NH-Gov: Lynch (D) Totally Romping

Public Policy Polling (PDF) (3/31-4/3, New Hampshire voters, no trendlines):

John Lynch (D-inc): 57

Jeb Bradley (R): 33

Undecided: 10

John Lynch (D-inc): 57

Ovide Lamontagne (R): 33

Undecided: 10

John Lynch (D-inc): 57

John Stephen (R): 29

Undecided: 14

John Lynch (D-inc): 54

John Sununu (R): 36

Undecided: 11

(MoE: ±3.5%)

John Lynch is nobody’s idea of a partisan progressive fighter, and we don’t even know if he’ll seek an unprecedented fifth two-year term, but after last November’s utter wipeout in New Hampshire, these numbers have to be heartening to any Democrat. Lynch faced a competitive race from John Stephen in 2010, ultimately winning by eight, so it’s pretty remarkable to see Stephen not even cracking 30. The best performance comes from ex-Sen. John Sununu, but at 18 points back and terrible favorables, Bununu doesn’t look so hot, either.

The obvious question to ask here is what does PPP’s sample look like, since they’re showing such a big reversal of fortune. It’s 35 D, 29 R and 36 I, which makes it much more Democratic (and much less independent) than the last two exit polls have shown: 29 D, 27 R & 44 I in 2008, and 27 D, 30 R & 43 I in 2010. However (and this is an important however), respondents say they supported Obama in 2008 by a 51-42 score, very close to Obama’s actual 9.6% margin.

In a number of states, PPP has been showing a 2012 electorate that’s quite similar to the 2008 voter universe, something that’s been greeted with some skepticism given what seemed like record-high enthusiasm for Barack Obama last time out. We’ll see if history repeats, of course, but PPP nailed things last cycle, and unless and until another pollster (who actually shows their work – I’m looking at you, Quinnipiac) comes along to contradict their work, I’m going to give them the benefit of the doubt.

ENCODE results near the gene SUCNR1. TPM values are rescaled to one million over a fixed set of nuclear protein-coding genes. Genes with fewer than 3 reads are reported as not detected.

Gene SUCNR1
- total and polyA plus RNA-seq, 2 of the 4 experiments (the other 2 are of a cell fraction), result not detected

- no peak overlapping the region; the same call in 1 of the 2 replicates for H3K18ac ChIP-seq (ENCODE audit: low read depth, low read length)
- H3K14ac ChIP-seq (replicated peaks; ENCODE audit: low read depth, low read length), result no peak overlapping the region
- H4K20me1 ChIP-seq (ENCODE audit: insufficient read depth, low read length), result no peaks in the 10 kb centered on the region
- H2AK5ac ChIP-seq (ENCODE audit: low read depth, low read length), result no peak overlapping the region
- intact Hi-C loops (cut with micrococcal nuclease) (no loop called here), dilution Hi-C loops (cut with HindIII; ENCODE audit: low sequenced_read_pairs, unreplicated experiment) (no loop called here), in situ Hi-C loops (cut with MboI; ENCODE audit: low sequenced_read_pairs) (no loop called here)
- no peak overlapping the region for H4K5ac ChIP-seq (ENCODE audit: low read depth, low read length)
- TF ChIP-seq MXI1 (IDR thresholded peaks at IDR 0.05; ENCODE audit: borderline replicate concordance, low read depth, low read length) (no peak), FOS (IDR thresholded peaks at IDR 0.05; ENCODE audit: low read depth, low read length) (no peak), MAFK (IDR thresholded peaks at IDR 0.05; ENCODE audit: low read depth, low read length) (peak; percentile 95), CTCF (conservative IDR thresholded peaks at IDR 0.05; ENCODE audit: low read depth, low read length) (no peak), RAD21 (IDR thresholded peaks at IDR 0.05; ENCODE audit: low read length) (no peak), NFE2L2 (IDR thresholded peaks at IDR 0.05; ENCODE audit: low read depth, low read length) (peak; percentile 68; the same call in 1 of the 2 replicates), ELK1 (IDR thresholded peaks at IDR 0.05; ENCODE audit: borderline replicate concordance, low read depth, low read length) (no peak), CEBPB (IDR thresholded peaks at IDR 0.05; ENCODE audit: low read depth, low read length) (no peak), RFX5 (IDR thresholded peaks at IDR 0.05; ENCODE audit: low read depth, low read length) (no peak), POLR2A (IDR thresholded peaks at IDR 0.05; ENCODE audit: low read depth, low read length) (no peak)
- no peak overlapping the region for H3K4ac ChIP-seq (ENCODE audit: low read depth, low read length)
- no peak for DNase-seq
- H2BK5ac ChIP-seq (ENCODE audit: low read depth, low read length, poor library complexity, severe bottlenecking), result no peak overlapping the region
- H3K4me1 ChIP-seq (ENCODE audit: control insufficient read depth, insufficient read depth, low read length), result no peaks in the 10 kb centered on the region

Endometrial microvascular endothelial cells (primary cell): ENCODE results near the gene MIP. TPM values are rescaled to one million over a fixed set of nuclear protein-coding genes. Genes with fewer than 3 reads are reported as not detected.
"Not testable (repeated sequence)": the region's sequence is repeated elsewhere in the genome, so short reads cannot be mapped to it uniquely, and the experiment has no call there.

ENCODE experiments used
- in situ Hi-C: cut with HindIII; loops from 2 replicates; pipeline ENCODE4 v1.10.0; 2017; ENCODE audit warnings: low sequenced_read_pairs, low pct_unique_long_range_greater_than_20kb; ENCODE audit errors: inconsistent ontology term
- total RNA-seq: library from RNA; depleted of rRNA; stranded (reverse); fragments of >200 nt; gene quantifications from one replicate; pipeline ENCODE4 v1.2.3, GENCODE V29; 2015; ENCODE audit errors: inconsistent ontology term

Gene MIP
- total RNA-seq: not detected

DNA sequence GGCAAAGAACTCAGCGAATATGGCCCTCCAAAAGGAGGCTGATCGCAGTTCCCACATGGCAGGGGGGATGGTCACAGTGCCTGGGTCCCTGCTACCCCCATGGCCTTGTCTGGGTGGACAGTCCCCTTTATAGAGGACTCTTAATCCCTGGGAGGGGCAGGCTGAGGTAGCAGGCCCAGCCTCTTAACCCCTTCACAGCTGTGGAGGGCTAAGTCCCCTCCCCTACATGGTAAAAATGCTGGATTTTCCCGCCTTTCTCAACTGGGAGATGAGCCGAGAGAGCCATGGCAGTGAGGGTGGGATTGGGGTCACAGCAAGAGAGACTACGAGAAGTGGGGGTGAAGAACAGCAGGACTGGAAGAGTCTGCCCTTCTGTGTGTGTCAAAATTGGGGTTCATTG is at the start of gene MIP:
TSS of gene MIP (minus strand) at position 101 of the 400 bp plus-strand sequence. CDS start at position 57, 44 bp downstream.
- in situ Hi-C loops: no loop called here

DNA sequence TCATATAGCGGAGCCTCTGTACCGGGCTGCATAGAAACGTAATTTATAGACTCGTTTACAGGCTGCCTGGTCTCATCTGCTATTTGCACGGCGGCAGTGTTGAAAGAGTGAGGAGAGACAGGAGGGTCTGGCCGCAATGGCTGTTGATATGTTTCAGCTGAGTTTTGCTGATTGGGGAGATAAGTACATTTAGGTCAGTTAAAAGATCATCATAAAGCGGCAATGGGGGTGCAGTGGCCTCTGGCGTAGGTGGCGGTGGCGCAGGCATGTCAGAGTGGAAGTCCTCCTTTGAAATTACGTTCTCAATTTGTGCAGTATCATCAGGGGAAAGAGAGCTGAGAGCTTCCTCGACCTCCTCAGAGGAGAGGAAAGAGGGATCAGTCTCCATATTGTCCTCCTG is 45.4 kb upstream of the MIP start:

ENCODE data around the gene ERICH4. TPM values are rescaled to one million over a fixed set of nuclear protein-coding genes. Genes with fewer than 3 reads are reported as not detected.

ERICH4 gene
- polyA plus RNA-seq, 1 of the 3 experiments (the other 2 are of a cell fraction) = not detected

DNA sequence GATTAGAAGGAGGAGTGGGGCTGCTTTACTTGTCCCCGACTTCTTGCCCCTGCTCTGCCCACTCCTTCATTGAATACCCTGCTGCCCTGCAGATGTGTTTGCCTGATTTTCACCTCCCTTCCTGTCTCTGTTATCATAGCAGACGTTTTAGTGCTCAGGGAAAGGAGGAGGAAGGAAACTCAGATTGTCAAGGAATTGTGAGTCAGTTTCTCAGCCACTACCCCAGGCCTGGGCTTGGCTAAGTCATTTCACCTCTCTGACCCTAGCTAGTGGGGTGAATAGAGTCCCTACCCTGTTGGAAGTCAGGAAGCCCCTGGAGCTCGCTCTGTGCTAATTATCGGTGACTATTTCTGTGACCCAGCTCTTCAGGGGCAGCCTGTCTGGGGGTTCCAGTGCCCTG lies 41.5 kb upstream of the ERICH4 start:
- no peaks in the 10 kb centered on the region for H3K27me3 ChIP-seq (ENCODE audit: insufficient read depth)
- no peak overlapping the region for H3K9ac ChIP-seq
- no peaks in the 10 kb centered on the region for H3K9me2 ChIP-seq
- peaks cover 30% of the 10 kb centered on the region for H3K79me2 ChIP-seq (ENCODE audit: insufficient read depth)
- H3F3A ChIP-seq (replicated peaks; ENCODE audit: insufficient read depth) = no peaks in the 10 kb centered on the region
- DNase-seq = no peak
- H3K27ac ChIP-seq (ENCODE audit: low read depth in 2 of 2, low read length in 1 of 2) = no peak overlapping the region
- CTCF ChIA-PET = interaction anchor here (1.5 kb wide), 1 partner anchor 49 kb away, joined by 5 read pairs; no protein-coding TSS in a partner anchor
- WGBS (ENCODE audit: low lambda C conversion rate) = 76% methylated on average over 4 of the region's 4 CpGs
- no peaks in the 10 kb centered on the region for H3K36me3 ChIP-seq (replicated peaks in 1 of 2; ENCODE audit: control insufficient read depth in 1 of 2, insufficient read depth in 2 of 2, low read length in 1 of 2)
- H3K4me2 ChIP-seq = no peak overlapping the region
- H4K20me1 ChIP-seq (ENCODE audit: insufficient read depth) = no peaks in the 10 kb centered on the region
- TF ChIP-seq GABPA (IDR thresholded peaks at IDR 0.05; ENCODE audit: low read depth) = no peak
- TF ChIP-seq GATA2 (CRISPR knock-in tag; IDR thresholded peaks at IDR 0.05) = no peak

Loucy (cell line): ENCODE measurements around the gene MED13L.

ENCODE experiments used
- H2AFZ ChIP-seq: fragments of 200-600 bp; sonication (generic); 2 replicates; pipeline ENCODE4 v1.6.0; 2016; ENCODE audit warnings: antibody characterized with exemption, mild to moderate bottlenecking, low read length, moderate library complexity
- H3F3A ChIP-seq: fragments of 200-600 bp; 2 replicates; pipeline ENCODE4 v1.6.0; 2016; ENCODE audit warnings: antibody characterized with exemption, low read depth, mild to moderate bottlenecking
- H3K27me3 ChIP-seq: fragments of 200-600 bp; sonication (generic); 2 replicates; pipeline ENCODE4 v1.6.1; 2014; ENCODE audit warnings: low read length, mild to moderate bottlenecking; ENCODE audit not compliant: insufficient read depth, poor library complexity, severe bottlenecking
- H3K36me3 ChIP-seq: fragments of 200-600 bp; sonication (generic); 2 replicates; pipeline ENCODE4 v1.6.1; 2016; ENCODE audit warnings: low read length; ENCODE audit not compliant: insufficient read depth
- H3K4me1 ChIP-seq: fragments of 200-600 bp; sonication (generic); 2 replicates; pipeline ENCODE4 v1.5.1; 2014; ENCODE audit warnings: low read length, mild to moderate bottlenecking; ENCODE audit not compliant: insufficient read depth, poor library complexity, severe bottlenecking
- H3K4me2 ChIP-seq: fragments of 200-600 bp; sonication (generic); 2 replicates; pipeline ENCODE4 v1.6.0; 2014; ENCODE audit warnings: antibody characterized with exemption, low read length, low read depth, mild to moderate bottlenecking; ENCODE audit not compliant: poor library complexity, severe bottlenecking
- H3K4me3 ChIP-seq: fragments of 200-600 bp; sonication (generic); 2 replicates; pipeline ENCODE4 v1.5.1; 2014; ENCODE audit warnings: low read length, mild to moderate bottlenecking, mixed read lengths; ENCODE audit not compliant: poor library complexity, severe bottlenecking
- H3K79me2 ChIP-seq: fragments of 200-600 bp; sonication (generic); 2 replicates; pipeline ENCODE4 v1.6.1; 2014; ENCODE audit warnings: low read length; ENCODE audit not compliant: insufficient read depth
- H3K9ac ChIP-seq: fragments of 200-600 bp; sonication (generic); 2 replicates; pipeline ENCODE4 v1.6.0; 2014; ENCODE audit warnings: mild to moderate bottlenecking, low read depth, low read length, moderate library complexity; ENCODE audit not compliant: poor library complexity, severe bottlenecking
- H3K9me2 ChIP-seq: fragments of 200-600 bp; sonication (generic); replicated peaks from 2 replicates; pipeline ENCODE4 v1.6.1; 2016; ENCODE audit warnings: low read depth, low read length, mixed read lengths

SSP Daily Digest: 9/17

CO-Sen: Former state House speaker Andrew Romanoff officially kicked off his primary challenge to Michael Bennet yesterday, with appearances in Pueblo, Colorado Springs, and Denver. Romanoff, however, wasted no time in demonstrating that he won’t be running to Bennet’s left, saying that he’s opposed to the card-check portion of EFCA. If he isn’t going to run to Bennet’s left, that leads to the question of: what other kind of an angle can he work, other than just “it’s my turn?”

IL-Sen: Here’s an interesting development in the Illinois Senate race: EMILY’s List has weighed in, endorsing (surprise) Cheryle Jackson. EMILY’s List isn’t always a magic bullet in these type situations (see Tinker, Nikki), but it does expose Jackson to a nationwide base of donors. Politico does observe something odd, though: EMILY’s List hasn’t endorsed a female Senate candidate who seems to have at least somewhat better odds of making it out of her primary… Jennifer Brunner.

NY-Sen-B (pdf): Some leftovers from yesterday’s Marist poll of NY-Gov: Kirsten Gillibrand is still having some growing pains, with an approval of 26% excellent or good, 38% fair, and 9% poor (with 27% not sure) and losing a head-to-head against ex-Gov. George Pataki, 48-44 (Pataki has been completely silent on the issue, but you’ve gotta wonder if the consistent numbers are getting him more interested). For yucks and giggles, they also matched Gillibrand up against Eliot Spitzer in a Dem primary, which she won 57-29. (Spitzer also loses a primary to David Paterson 60-31, and receives a general “no” on the issue of running again, 27/69.)

IL-Gov: State GOP chair Andy McKenna, who briefly provoked a Mark Kirk temper tantrum when he said he’d run in the Illinois senate primary, has decided he still really wants to run for office, and instead has headed over to the Governor’s race, where there was no top-tier candidate or even clear frontrunner. This seemed to spook one of the candidates, suburban state Sen. Matt Murphy, who bailed out of the race and signed on as McKenna’s running mate. While McKenna has the fundraising connections and can self-fund as well, McKenna has never won a race (he finished 4th in the GOP Senate primary in 2004, meaning he lost not only to Jack Ryan but also Jim Oberweis), and he’ll still have to face DuPage County Board Chair Bob Schillerstrom (who has at least 900,000 constituents) as well as a gaggle of other state Senators. (H/t GOPVOTER.)

MI-Gov: SoS Terri Lynn Land has signed onto Oakland Co. Sheriff Michael Bouchard’s ticket as his running mate. Land, you’ll recall, was widely expected to run for Governor but surprised everyone by endorsing Bouchard instead. (There was a brief rumor that she’d run in MI-03 after a Vern Ehlers retirement, but that doesn’t seem to be happening.)